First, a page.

When we talk about the dangers of not taking care of our privacy on the Internet, it is strange that we automatically think of sophisticated computer programs designed to extract important data from our ongoing interactions with the network: enter our telephone number. card in an online payment box, by filling out a registration form on a particular website, or even by searching for keywords on Google.
However, it is increasingly common that the information that data analysts and data miners work with is not lines that we typed in internet spaces that we believe to be private and protected, but what we do on social networks open to many people. In other words, what threatens our privacy is the actions we take on the internet to get information about ourselves from more people and, at the same time, to get information about others.
The clearest example of this voluntary lack of confidentiality that we could have before our eyes, in the number of people that we have added as friends on the most important social network: Facebook. It is increasingly common to have a large number of people together, even if our profile is not created to promote our products or services.
An interesting study
At this point, it is not necessary to ask and what percentage of these people is made up of friends, but simply how many of these people we have added to facebook we are able to recognize. The answer, according to research conducted by a number of scientists at California State University and Yale University, is that friends and acquaintances may not even add 75% of the people we’ve added to Facebook, at least with the. sample used (part of the US population).
In other words, the number of people we really know from our Facebook contact list could be just a proportion of 3 out of 4 people. The rest of the people? We have serious problems remembering your first or last name.
Do you recognize this person?
The research article, published in the journal Computers in Human Behavior, gives more clues as to how this study was approached.
To collect the data, the research team designed a computer program called What’s Her Face (book) in which each of the more than 4,000 participants who tested it had to enter their last name, first name or first name and the names of selected people. randomly from your Facebook contact list. The “tag” on the person to be identified contained only five photographs: the profile photo and four photos in which they appeared tagged.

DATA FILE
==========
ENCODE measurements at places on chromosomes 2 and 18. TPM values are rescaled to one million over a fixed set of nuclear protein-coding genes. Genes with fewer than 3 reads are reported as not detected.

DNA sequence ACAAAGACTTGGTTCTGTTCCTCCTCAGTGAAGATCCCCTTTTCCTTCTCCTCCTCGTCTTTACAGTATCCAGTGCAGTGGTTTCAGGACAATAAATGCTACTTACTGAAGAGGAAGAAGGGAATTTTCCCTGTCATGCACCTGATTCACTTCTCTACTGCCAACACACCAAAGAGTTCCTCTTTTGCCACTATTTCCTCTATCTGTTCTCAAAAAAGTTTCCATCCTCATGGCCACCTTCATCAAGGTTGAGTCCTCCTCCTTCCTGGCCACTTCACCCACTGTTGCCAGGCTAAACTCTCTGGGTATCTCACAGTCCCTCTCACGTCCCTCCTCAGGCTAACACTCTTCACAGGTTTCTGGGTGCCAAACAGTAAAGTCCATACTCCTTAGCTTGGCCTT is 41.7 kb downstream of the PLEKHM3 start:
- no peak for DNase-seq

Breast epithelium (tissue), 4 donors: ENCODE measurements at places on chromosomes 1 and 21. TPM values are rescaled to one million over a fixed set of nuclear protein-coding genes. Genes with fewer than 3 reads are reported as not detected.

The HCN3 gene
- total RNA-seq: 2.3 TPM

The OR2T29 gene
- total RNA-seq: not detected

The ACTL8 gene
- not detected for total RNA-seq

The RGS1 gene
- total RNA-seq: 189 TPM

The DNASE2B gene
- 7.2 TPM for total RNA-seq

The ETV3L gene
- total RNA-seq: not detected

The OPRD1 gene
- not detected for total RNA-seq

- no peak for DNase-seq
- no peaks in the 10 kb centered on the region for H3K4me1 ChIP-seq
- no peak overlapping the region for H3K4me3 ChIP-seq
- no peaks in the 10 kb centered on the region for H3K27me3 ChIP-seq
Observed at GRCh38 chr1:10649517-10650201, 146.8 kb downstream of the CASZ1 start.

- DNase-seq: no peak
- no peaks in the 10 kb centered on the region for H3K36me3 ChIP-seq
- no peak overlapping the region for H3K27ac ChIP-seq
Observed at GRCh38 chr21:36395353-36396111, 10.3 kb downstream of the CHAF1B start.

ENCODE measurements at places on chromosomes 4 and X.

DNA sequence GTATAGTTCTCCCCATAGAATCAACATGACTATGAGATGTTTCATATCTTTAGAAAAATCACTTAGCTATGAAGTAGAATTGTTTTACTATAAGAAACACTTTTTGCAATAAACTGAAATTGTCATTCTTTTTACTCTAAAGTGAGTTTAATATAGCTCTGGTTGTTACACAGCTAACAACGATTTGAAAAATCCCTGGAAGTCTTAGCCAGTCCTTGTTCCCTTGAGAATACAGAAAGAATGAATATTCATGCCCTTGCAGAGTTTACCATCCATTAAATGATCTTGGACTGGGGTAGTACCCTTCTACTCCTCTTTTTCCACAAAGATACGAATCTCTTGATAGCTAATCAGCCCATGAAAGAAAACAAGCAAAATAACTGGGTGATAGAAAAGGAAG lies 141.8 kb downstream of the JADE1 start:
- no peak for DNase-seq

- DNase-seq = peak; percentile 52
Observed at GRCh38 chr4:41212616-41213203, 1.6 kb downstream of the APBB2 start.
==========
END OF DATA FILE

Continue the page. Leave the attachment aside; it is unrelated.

If only one first or last name was entered, one of the letters could be missed so that the attempt could be considered correct, while if a name and at least one last name were entered, there was a margin of 3 letters of error left. . Participants were encouraged to identify as many people as possible within 90 seconds, the length of the game, and could play as many times as they wanted. The average number of games played by each person was 4 times.
The result? On average, participants could only identify 72.7% of their Facebook friends, Which was an average of 650. In other words, out of the average 650 people added to Facebook, participants could only say the names of 472 of them, not even 3 out of 4 people added to it. social network.
Beyond this result obtained on average, there are differences between the subgroups of individuals. Differences which, in any case, do not manage to cover the distance which goes from the average of 72.7% to 100% of success that one would theoretically expect if the Facebook friends of the participants were also friends in the real life.
For example, men have been shown to be better at identifying othersWhile women have also been found to be more adept at recognizing people of the same sex.
Additionally, in general, women performed better than men, hitting the name 74.4% of the time, while men had an average success rate of 71%.
On the other hand, as expected, people with fewer people on their contact list performed better: About 80% of correct answers contrasting with 64.7 calls among people with more people added
A slight advantage
Theoretically, the results obtained by people who had already played before should be better than those obtained by others who had the opportunity to have more time to identify people who were not recognized initially. Outraged, whenever a person does not identify themselves, the name of that Facebook contact appears on the screen, Which should give you a significant advantage to get a good score in the next round.
However, the people who played the most times only managed to improve on average only 2% of their score, an increase that seems ridiculous considering how many times it continues to fail even on the last attempt.